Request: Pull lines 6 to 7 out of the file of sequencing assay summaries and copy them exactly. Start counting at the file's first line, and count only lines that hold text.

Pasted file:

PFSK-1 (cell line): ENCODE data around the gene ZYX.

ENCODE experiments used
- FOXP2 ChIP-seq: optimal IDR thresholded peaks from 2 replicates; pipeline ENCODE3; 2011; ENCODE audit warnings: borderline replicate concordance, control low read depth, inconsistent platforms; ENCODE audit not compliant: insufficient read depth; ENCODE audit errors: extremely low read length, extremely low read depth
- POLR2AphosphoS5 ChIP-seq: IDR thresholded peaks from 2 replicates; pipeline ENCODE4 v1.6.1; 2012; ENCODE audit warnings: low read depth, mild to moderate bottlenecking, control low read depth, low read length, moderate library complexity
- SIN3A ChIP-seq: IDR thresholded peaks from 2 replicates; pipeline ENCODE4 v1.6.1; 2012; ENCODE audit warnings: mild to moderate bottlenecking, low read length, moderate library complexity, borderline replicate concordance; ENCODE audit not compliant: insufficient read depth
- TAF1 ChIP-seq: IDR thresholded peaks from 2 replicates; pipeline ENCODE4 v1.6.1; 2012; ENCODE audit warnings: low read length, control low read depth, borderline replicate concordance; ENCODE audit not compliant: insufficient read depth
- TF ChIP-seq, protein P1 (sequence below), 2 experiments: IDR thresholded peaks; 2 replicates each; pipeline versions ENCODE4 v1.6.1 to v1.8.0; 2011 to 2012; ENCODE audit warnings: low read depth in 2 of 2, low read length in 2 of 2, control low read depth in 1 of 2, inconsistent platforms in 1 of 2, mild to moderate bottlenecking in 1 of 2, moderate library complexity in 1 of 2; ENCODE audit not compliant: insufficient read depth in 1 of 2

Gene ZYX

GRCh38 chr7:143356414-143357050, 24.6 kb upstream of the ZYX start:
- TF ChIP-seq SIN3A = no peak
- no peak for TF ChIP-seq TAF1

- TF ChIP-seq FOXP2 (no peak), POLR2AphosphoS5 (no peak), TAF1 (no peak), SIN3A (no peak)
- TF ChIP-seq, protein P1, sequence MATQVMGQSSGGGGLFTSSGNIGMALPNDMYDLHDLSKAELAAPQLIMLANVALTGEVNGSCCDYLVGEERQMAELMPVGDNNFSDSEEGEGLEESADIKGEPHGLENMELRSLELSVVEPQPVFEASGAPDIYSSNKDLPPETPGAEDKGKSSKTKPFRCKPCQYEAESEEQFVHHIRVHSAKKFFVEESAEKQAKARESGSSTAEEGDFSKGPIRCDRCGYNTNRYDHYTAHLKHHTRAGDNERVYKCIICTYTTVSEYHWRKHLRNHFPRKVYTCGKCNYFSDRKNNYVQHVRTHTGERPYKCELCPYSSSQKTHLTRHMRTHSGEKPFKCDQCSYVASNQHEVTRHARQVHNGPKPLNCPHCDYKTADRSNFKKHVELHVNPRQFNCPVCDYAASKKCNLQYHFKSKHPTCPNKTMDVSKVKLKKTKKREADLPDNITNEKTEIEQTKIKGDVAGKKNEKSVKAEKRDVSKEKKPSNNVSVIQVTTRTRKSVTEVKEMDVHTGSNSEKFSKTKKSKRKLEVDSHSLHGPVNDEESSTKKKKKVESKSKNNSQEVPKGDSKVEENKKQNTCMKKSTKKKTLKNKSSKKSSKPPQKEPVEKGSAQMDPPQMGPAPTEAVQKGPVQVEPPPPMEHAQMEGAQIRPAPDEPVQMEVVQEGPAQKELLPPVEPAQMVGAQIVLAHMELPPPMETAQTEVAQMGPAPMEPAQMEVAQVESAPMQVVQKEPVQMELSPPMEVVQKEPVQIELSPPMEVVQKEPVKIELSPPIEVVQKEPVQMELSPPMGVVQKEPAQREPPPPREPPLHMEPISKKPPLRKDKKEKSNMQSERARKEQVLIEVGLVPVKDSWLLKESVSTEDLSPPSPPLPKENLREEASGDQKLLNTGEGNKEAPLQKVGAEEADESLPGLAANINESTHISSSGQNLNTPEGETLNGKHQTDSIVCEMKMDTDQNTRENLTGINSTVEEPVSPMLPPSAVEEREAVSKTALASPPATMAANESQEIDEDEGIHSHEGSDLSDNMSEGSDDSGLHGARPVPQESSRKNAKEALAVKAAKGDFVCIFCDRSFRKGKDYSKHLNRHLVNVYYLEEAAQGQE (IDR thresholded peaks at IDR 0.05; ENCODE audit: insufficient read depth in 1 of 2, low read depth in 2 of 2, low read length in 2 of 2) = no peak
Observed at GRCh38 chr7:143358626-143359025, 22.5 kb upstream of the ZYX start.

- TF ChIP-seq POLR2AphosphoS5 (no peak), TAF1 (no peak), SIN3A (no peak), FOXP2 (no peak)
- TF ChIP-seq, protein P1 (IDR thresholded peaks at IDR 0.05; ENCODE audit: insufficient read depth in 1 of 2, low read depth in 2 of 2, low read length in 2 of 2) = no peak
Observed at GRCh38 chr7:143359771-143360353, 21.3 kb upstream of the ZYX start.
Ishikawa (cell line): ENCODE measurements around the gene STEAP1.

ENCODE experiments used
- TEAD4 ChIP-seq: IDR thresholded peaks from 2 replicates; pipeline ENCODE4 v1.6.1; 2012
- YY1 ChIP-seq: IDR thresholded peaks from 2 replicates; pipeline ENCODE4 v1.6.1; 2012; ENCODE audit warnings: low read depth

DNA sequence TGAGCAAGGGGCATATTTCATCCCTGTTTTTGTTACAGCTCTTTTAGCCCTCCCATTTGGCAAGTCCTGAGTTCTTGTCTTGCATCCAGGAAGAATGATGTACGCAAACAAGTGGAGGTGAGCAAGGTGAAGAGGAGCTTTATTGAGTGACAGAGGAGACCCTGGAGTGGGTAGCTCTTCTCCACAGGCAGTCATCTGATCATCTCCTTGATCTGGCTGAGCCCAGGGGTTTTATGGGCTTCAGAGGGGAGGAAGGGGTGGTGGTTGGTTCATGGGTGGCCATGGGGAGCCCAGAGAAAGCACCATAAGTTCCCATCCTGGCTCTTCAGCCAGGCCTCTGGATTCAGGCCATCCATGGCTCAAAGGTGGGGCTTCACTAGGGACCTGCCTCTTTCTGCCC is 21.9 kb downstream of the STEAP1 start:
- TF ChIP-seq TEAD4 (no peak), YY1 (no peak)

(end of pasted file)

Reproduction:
- TAF1 ChIP-seq: IDR thresholded peaks from 2 replicates; pipeline ENCODE4 v1.6.1; 2012; ENCODE audit warnings: low read length, control low read depth, borderline replicate concordance; ENCODE audit not compliant: insufficient read depth
- TF ChIP-seq, protein P1 (sequence below), 2 experiments: IDR thresholded peaks; 2 replicates each; pipeline versions ENCODE4 v1.6.1 to v1.8.0; 2011 to 2012; ENCODE audit warnings: low read depth in 2 of 2, low read length in 2 of 2, control low read depth in 1 of 2, inconsistent platforms in 1 of 2, mild to moderate bottlenecking in 1 of 2, moderate library complexity in 1 of 2; ENCODE audit not compliant: insufficient read depth in 1 of 2